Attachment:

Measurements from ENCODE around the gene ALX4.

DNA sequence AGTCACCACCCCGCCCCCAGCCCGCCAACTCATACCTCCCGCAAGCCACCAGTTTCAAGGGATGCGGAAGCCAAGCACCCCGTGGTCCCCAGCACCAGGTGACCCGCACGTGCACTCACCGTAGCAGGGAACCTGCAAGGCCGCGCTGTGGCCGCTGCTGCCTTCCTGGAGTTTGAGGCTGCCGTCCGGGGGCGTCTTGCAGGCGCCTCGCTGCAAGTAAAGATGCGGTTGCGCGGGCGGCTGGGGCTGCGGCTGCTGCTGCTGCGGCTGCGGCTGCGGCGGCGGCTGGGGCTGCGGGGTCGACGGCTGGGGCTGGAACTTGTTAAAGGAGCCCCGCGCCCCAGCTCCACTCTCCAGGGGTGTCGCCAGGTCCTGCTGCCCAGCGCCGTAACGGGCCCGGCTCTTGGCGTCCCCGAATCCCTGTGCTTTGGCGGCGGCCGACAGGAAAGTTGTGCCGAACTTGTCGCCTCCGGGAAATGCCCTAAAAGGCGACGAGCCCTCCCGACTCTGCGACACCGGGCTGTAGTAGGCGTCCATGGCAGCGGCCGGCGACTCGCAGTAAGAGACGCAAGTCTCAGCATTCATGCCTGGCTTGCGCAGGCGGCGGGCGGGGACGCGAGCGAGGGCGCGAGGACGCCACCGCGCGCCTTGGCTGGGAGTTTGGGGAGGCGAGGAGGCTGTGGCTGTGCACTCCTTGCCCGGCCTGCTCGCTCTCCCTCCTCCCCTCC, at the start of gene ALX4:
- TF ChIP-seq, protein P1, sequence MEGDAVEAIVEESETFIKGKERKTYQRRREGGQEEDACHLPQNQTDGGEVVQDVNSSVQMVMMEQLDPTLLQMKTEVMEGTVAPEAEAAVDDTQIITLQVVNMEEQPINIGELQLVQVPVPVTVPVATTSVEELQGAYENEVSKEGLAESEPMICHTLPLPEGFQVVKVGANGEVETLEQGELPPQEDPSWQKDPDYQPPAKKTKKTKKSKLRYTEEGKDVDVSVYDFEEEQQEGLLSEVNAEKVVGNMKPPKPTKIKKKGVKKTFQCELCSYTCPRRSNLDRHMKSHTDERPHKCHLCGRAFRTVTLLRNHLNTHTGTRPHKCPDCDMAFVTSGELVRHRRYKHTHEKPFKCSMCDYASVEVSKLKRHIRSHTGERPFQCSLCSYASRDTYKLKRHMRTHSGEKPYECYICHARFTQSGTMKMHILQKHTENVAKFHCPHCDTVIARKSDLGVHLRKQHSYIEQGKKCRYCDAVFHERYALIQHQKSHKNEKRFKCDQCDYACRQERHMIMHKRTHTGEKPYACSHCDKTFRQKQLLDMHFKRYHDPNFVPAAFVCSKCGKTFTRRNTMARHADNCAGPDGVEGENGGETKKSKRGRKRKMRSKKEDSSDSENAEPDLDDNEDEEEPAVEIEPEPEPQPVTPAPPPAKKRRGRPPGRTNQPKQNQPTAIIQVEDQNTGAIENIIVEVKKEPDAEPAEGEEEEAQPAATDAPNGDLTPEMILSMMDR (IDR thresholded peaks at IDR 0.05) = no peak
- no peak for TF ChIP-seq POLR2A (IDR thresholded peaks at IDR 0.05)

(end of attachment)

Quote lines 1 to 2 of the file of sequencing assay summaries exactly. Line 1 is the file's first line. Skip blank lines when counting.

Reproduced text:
Measurements from ENCODE around the gene ALX4.

DNA sequence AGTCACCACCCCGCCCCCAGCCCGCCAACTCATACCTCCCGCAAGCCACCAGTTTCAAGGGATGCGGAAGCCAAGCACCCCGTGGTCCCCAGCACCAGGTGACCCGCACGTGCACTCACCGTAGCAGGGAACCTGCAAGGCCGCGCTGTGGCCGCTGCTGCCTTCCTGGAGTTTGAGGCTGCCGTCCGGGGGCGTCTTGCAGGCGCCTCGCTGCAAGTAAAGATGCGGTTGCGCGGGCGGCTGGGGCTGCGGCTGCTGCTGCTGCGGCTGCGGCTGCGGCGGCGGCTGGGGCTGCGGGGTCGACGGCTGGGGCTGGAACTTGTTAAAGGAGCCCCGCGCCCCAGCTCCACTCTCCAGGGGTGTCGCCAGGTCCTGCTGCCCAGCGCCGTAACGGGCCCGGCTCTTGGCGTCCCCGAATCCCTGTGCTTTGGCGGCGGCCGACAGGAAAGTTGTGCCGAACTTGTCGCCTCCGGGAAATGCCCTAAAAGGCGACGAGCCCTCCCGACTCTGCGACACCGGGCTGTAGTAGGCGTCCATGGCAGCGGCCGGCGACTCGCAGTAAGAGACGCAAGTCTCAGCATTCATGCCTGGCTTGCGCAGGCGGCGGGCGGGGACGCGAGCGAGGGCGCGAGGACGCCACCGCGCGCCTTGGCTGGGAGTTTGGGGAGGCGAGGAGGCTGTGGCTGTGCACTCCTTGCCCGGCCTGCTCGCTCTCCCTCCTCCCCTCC, at the start of gene ALX4: